3) Lift (cold front/warm front) which causes moisture to rise and form clouds and precipitation (snow and ice)
Go to the following links for more information:
www.weather.gov/om/winterstorm/winterstorms.pdf
www.weather.gov/om/winter/index.shtml

Student: I have an assignment on ice storms. Can you tell me what an ice storm is or where to find more information?
Ingrid Amberger: An ice storm is a storm that produces freezing rain. Freezing rain occurs when rain falls and freezes on cold surfaces as a sheet of ice. If the ice accumulation becomes heavy enough (1/2 inch or more) it will bring down trees, utility poles/lines and even communication towers.
Even a little accumulation of ice can be extremely dangerous to motorists and pedestrian.
Go to the following link for more information: www.weather.gov/om/winter/index.shtml

Student: How come it does not snow all the time?
Student: Why does it snow?
Ingrid Amberger: Because it is too warm. It is typically cold enough for precipitation to start out in the form of snow in the clouds, however it is the temperature below the clouds to the earth's surface that determines if the precipitation occurs in the form of rain, freezing rain, sleet or snow.
Go to the following link (www.weather.gov/om/winterstorm/winterstorms.pdf) and go to page 4, there is a excellent graphic depicting the temperature structure of the atmosphere for rain, freezing rain, sleet, and snow.

Student: What is the worst blizzard ever, in your opinion??
Ingrid Amberger: The worst blizzard I have experienced was the Blizzard of January 1996 - 20.2 inches of snow fell at Central Park in New York City. The winter of 1995-96 was the snowiest winter on record for New York City and the records go back to 1869.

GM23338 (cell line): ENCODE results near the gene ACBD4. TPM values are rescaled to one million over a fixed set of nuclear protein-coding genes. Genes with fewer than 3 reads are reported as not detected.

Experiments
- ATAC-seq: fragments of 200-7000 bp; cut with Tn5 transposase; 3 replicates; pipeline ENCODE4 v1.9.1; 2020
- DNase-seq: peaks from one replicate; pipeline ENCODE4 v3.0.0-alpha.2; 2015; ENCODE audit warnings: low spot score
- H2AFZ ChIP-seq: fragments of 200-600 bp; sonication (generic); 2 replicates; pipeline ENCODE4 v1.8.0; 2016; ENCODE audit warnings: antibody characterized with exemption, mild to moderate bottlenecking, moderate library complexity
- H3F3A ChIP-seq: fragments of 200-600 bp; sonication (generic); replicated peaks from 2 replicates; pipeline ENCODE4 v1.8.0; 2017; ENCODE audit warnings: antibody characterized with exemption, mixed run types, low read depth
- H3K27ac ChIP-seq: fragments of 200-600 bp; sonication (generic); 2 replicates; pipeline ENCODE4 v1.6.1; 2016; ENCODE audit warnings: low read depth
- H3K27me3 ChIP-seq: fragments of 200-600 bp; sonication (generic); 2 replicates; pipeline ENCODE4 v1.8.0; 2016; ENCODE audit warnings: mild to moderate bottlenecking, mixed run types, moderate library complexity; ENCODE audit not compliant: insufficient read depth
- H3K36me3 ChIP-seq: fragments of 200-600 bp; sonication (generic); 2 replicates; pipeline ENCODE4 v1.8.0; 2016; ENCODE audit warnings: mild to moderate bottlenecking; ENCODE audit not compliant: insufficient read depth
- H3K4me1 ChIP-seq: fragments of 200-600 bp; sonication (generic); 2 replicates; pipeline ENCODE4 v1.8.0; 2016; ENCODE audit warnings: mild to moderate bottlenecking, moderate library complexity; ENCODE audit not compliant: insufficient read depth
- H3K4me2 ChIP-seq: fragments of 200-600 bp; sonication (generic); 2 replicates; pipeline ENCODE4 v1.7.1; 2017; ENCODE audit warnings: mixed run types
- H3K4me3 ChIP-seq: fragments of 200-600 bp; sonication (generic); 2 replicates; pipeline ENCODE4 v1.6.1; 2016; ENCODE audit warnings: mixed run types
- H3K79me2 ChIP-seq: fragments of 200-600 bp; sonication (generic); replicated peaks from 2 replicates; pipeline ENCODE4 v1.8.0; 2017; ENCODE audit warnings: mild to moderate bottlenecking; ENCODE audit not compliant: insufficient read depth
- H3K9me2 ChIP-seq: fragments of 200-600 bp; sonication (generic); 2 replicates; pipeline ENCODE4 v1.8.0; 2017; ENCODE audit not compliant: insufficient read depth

Biggest Snow Storms for New York City:
26.4 inches December 26-27, 1947
21.0 inches March 12-14, 1888 (Blizzard of 1888)
20.2 inches January 7-8, 1996

Student: Do you know how bad winter will be this year?
Ingrid Amberger: The Climate Prediction Center issues outlooks of temperature and precipitation. Temperatures are expected to average out above normal across the northern portion of the United States. Graphics are available at the following web site:
http://www.cpc.ncep.noaa.gov/products/predictions/multi_season/
13_seasonal_outlooks/color/churchill.html

To find out what is "normal" near you, you can visit the web site of the National Weather Service closest to you (http://www.srh.noaa.gov/organization.htm ) and check their climate page for details.

Student: Do you think it is going to be a cold winter this year in New England?
Ingrid Amberger: The Climate Prediction Center issues outlooks for temperature and precipitation. The temperature outlook for New England for this winter (December, January and February) is for slightly above normal.
To find out what is "normal" you can visit the web site of the National Weather Service closest to you (http://www.srh.noaa.gov/organization.htm) and check their climate page for details.

Student: What is the best way to prepare for the coming winter?
Ingrid Amberger: It is important to know the definitions of winter advisories, watches and warnings.
ADVISORY: Winter weather conditions are expected to cause significant inconveniences and may be hazardous. If caution is exercised, these situations should not become life threatening. The greatest hazard is often to motorists.